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What Will Happen To M.E.?

Discussion in 'General ME/CFS Discussion' started by Karenironside, Apr 3, 2014.

  1. Kina and rosie26 like this.
  2. Today's blog: What Drives You?


    Helping to answer the question to myself - What drives me not to give up?


    www.whatwillhappentome.net
     
    golden likes this.
  3. redviper

    redviper

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    I would say vengeance for myself and my family. I want to reward those few who have stayed loyal to me during the course of my illness. Similarly, there are also a few people who have actively tried to sabotage me in spite of my illness, so getting the last laugh there is probably my driving motivation - day in and day out.

    I think it's different for everyone though, but whatever it is, make sure that you tap into your energy and let it push you. We need all the extra boosts we can get with this illness.
     
    Karenironside and golden like this.
  4. I agree totally except for vengeance on those who tried to sabotage. I'm lucky I've yet to meet that.
     
  5. Dreambirdie

    Dreambirdie work in progress

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    Art is my personal savior, particularly painting and music. That's where my focus is.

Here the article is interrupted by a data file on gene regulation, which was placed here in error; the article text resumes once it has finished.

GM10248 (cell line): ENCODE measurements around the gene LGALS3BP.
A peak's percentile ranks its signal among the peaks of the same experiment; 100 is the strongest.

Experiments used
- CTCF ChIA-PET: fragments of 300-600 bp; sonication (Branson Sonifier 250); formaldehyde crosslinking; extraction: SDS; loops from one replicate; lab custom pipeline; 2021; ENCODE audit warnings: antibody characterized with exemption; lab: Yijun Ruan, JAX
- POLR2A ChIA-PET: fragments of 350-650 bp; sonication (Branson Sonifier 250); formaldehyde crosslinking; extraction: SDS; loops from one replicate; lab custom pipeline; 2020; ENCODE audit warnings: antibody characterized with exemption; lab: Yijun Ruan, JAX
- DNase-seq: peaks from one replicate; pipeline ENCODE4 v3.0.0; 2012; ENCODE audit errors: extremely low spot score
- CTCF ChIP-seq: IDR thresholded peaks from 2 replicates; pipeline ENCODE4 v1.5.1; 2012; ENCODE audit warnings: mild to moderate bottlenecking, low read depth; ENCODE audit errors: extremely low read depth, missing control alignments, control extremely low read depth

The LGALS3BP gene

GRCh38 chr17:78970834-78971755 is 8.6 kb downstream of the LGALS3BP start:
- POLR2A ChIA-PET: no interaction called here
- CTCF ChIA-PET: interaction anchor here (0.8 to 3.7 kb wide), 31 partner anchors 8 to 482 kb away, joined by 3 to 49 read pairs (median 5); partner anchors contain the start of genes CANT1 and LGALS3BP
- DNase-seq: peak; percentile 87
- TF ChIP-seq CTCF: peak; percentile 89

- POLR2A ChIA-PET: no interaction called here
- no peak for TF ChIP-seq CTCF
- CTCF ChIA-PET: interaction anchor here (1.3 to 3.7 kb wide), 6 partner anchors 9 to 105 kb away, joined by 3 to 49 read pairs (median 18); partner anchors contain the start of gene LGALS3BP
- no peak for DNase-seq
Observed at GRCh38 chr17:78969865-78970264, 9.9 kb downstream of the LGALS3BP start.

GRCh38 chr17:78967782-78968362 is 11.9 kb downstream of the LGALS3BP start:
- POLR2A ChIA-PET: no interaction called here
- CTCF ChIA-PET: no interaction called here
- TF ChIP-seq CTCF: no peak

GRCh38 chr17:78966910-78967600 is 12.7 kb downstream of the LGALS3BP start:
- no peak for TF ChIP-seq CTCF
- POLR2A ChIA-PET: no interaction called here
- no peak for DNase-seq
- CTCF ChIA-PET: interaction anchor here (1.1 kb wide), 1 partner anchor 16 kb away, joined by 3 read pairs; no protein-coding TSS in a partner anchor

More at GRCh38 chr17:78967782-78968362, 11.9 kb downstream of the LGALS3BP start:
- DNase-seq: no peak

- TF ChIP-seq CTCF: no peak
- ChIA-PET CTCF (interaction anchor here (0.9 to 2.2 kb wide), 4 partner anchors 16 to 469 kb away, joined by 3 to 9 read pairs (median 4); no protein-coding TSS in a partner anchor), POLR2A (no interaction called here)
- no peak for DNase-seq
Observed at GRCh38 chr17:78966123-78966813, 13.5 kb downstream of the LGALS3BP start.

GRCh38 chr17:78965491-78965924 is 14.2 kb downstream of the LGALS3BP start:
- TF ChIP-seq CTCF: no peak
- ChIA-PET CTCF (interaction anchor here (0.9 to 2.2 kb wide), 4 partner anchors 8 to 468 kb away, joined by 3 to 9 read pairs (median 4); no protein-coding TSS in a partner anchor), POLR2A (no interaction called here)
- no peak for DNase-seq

Karenironside and golden like this.
  6. golden

    golden Senior Member

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    Fruit.

    edit: THought better of the one word answer - I am currently feeling totally insprired by the low fat raw vegan diet I am on this last month. Even though things have gone chip shaped a few times :) I admit.
     
    Karenironside likes this.
  7. SDSue

    SDSue Southeast

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    Hope.
     
    Karenironside likes this.
  8. peggy-sue

    peggy-sue

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    The folk who care about me.
    I keep going for them.
     
    Karenironside, Roy S and SDSue like this.
  9. Ema

    Ema Senior Member

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    Cricket and Ivey.
     
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  10. A.B.

    A.B. Senior Member